That being said, I feel while my experience has been somewhat organic, that going forward being mindful as to how to achieve this should be consciously maintained. I came across an article posted by Raven Ishak who outlined some helpful Tips in : 6 Ways To Be More Self-Sufficient that I thought may be helpful for anyone facing a similar circumstance that I have described above.
“Establishing your personal space is vital to understanding who you are as a person. While it might be easy to depend on others for their opinions and help, it can become very unhealthy, and you can lose sight of your individuality if you’re not careful. Being self-sufficient can be scary, but it’s worth it. It can make you a strong, independent person who doesn’t need the validation of others. Even though it’s never a bad idea to ask for help, it’s important to try not to be solely dependent on your friends’ or family’s thoughts. For instance, if you’re the type of person who cannot make any big decisions before asking all of your friends their opinion or you’re extremely uncomfortable doing things alone, you just might be emotionally dependent on others. Instead of continuing this behavior, here are some tips on how to go down the path of being more self-sufficient.“
1. Increase Your Self-Esteem
Sometimes becoming more self-sufficient means you need to look deep inside yourself. Are you proud of who you are? Do you feel confident in your everyday choices? Having higher self-esteem could be the special ingredient you’ve been looking for. According to clinical social work/therapist Chamin Ajjan in an email to Bustle, “A belief that you are unable to care for yourself without the help of others is often linked to low self-esteem. You can empower yourself by increasing self-esteem and self-compassion. Doing this while working to master new skills can help to reinforce that you have the ability to provide for your own well-being, making you more self-sufficient.”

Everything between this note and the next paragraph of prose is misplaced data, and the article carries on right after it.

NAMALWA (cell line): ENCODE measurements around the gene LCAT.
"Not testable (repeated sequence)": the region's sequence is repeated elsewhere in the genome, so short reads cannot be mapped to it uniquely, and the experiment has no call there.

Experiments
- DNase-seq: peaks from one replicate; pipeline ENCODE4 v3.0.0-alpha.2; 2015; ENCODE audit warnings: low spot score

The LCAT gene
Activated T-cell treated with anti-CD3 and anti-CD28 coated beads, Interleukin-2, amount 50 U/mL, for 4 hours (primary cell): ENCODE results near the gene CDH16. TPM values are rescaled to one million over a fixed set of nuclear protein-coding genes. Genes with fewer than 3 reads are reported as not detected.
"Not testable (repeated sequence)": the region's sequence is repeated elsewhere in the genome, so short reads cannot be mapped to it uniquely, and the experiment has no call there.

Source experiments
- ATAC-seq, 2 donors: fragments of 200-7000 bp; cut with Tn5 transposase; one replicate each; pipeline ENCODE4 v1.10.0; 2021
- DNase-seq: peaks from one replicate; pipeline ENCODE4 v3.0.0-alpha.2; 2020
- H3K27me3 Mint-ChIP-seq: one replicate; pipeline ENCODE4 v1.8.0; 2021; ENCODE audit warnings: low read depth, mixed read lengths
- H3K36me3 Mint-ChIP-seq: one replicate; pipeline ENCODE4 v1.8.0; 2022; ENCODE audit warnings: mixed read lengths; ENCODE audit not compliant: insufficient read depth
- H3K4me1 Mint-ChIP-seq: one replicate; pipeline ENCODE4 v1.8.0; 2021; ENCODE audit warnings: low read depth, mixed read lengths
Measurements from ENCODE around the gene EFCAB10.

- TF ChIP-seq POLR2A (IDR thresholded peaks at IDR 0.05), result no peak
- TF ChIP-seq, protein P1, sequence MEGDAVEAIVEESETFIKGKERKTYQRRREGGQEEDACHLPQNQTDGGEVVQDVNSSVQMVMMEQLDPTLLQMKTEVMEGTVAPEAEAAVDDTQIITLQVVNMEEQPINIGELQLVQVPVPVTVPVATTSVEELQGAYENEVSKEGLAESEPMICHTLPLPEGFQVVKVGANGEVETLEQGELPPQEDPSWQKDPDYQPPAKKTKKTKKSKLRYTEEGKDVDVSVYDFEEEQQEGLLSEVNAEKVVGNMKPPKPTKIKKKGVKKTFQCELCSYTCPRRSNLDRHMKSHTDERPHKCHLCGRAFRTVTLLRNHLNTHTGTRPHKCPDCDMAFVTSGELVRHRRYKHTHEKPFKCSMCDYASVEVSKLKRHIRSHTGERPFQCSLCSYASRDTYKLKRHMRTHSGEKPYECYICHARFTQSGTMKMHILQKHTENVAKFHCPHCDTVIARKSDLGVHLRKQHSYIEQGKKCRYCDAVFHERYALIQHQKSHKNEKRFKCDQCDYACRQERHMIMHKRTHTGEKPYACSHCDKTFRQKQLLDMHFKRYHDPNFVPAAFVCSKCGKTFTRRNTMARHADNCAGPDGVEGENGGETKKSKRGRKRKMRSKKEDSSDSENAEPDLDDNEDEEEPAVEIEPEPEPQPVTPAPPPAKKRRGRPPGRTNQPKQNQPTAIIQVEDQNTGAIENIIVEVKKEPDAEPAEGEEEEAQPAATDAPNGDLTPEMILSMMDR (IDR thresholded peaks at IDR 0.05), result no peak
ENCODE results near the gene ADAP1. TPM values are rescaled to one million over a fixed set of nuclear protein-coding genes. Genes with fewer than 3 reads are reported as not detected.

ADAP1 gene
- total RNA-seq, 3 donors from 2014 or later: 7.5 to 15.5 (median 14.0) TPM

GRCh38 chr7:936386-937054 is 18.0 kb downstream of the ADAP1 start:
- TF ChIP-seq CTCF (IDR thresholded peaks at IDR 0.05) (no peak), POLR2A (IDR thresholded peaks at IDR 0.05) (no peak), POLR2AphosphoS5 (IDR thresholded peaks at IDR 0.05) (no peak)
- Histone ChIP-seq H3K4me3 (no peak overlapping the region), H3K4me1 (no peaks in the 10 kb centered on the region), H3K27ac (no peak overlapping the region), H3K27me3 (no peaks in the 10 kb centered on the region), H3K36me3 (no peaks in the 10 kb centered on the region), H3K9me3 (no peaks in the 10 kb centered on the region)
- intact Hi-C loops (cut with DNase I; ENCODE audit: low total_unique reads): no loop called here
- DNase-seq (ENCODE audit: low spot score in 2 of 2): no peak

2. Stop Asking For Permission From Others
Why give so much power onto others when you clearly have it within yourself to make good decisions? Being emotionally strong means you know the right decisions to make and are not afraid to make them. According to licensed clinical psychologist Kim Chronister in an email to Bustle, “The last thing you want to do when it comes to striving for emotional or intellectual independence is asking what others think about that idea. You risk losing your power and your motivation by asking everyone around you for permission to move forward with your idea.” Instead of asking others for permission, follow your gut and do what you already know you’re supposed to do. Because sometimes when you’re asking other’s for permission, you could already be seeking for the answer that you’re hoping they will say. Just listen to your heart and things may magically fall into place.https://856fe575a14dfe1f245f6652c5c619ec.safeframe.googlesyndication.com/safeframe/1-0-37/html/container.html
3. Learn To Be Comfortable With Your Independence
As you grow up, you may go through some tough obstacles that will make you a strong, independent person. But sometimes life happens and you lose your sense of independence. For example, maybe you’ve just gotten out of a long-term relationship. Instead of finding someone else to depend on, do something that will get you out of your dependent funk. According to psychologist Dr. Nicole Martinez in an email to Bustle, “Develop a hobby, as you need to learn to be comfortable with your independent time. Learn good self care habits including getting enough sleep, eating well, taking time for yourself, and having a good work or school, and life balance.”